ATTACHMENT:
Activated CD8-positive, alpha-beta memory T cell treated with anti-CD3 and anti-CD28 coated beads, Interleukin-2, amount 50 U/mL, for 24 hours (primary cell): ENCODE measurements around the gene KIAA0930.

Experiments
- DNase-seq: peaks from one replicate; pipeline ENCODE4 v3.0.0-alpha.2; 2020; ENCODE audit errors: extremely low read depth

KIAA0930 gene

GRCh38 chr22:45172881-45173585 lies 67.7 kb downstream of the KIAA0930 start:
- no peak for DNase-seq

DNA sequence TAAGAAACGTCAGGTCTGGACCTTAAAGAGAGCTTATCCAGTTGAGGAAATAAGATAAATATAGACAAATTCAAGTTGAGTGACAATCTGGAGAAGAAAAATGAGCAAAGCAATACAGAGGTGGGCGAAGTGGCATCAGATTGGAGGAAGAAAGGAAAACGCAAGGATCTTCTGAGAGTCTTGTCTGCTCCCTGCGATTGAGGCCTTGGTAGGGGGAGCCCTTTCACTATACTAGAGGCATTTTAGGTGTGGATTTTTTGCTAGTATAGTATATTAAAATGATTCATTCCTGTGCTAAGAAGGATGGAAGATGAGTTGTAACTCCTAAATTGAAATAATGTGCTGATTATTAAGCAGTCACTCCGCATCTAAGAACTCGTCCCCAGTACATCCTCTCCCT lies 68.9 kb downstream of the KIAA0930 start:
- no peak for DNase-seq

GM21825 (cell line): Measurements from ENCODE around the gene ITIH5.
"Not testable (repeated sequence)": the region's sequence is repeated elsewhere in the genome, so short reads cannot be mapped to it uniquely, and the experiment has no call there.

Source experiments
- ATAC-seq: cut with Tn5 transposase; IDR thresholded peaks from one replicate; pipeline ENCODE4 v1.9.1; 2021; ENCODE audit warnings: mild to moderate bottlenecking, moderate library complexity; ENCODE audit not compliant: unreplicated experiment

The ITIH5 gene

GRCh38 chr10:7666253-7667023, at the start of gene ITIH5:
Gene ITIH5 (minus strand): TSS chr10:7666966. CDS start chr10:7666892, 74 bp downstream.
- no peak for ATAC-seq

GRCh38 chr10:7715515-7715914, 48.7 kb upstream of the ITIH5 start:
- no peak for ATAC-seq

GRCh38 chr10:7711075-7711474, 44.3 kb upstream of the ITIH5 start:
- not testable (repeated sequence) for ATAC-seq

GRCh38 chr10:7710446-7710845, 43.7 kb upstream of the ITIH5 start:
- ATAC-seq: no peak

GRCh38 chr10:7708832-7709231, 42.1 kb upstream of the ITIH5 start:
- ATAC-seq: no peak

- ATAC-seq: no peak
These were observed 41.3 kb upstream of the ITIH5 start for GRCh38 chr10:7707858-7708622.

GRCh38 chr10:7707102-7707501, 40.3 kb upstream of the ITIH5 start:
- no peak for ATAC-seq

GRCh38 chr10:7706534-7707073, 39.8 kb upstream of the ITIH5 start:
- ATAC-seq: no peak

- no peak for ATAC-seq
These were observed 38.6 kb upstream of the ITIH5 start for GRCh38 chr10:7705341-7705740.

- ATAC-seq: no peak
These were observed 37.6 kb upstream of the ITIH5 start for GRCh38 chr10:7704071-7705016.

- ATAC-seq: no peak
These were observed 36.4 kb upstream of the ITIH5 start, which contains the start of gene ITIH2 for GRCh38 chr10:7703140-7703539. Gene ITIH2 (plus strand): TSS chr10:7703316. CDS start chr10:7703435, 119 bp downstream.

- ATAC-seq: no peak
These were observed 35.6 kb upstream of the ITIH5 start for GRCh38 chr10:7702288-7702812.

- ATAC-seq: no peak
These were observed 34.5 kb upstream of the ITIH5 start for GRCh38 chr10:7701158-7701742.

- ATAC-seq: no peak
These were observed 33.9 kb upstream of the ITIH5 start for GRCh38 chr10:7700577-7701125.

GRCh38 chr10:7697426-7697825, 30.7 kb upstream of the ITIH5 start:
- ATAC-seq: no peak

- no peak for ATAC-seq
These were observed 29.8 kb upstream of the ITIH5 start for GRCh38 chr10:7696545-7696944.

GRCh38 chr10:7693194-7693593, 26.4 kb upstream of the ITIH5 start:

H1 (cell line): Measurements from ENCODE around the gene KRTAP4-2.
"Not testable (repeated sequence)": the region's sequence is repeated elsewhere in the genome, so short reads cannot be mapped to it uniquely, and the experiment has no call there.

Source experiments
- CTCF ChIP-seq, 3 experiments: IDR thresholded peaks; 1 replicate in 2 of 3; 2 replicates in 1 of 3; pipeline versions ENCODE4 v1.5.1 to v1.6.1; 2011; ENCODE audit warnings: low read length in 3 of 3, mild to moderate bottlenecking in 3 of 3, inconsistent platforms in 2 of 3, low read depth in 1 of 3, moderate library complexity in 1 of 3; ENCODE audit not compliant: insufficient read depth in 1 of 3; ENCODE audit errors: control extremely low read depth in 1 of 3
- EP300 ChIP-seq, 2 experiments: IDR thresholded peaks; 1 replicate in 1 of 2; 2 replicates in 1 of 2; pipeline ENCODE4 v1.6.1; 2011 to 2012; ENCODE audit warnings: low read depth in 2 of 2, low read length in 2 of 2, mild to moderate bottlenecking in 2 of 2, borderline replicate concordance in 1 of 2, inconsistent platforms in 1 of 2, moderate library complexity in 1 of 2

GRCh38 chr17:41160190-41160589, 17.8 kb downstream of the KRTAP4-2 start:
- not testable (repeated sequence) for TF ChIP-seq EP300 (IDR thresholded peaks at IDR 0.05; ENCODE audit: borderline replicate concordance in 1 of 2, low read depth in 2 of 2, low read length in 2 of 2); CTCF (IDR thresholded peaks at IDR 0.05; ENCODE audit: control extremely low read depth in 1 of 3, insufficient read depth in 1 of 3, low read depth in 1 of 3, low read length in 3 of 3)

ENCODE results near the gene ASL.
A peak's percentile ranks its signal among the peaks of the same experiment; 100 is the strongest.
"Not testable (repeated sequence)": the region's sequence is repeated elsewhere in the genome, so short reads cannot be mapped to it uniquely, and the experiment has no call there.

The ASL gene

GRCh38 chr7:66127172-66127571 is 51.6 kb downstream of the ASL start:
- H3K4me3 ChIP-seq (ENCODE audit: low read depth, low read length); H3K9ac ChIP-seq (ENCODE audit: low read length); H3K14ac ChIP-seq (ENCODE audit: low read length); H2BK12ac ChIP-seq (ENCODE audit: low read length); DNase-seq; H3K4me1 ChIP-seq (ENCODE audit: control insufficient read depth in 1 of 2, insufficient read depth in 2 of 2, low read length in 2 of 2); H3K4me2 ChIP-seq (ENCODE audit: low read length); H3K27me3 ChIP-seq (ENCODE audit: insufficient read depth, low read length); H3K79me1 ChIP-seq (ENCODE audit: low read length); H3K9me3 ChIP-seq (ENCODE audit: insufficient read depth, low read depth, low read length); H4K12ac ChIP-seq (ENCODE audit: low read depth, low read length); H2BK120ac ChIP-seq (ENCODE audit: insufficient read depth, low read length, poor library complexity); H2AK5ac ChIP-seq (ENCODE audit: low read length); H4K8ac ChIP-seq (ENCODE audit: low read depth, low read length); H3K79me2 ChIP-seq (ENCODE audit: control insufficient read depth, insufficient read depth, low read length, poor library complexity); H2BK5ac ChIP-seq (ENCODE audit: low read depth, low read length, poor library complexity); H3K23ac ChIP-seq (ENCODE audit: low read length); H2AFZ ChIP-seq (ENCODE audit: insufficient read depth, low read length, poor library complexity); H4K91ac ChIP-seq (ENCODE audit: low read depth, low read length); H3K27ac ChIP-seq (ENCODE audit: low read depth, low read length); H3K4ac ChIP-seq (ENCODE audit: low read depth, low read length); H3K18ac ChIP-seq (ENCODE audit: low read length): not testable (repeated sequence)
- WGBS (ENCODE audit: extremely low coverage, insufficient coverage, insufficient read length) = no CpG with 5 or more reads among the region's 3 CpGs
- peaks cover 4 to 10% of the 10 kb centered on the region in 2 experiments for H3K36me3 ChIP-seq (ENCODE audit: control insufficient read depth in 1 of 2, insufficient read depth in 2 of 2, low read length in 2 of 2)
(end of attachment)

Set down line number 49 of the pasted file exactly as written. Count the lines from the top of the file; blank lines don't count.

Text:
"Not testable (repeated sequence)": the region's sequence is repeated elsewhere in the genome, so short reads cannot be mapped to it uniquely, and the experiment has no call there.